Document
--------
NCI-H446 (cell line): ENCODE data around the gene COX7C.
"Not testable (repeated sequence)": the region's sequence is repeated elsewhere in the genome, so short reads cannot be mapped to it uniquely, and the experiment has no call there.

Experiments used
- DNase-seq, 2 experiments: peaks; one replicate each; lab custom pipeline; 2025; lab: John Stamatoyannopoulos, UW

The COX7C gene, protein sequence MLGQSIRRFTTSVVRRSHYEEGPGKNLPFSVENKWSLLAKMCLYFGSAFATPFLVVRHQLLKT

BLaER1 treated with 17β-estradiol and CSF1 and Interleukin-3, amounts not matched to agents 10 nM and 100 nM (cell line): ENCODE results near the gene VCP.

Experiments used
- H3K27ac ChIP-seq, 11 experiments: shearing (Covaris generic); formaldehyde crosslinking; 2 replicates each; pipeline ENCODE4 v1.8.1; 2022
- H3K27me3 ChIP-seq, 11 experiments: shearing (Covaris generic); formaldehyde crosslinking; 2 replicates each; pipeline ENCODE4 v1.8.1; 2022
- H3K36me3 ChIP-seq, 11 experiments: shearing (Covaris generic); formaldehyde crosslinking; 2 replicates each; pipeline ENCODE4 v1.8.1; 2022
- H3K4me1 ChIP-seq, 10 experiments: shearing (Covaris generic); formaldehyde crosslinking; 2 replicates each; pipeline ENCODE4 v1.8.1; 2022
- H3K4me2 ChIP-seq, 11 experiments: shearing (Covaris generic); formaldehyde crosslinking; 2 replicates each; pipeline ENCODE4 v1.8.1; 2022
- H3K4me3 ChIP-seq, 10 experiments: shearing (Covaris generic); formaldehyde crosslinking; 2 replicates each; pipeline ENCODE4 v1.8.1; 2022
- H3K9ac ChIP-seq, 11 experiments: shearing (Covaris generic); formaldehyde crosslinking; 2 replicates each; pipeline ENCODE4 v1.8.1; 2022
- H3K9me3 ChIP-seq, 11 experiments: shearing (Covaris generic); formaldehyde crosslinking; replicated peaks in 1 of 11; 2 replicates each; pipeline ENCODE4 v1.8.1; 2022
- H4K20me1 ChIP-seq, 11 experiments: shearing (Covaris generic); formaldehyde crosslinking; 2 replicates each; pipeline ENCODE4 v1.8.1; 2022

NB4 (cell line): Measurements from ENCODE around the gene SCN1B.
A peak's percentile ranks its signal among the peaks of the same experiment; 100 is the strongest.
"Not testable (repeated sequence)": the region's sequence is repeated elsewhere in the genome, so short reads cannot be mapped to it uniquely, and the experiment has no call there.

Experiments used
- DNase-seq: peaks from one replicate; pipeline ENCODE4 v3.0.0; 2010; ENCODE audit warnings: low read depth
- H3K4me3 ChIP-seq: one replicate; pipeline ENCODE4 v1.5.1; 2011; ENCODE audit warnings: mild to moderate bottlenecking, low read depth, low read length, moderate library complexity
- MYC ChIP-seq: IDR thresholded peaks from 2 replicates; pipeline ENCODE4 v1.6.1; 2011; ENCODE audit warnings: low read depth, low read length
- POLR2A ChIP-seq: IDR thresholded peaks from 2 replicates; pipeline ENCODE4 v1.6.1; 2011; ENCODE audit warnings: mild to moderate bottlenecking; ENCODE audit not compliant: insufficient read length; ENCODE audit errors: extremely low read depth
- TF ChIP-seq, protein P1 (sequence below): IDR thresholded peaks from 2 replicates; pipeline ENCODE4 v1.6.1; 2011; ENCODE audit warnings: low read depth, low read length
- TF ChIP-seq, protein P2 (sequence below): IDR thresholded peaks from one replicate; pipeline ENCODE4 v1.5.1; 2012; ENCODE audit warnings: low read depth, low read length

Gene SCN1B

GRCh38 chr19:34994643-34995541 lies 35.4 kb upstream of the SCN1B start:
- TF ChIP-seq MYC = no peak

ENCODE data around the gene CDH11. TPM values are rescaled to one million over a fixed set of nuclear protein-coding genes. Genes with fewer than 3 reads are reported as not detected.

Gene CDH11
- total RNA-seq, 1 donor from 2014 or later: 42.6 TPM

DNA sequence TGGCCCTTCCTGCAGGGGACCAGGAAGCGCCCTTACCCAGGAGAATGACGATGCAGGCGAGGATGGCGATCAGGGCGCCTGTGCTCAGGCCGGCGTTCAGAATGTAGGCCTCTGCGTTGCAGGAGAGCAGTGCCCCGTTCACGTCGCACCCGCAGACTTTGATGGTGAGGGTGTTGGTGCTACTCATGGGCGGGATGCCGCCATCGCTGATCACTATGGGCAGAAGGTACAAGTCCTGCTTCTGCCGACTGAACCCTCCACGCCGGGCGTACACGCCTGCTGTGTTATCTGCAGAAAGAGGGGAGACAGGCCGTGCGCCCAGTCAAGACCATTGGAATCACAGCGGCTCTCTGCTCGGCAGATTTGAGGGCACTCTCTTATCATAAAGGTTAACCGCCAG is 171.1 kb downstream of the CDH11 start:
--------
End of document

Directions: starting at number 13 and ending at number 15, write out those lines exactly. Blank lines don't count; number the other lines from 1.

- H3K4me3 ChIP-seq, 10 experiments: shearing (Covaris generic); formaldehyde crosslinking; 2 replicates each; pipeline ENCODE4 v1.8.1; 2022
- H3K9ac ChIP-seq, 11 experiments: shearing (Covaris generic); formaldehyde crosslinking; 2 replicates each; pipeline ENCODE4 v1.8.1; 2022
- H3K9me3 ChIP-seq, 11 experiments: shearing (Covaris generic); formaldehyde crosslinking; replicated peaks in 1 of 11; 2 replicates each; pipeline ENCODE4 v1.8.1; 2022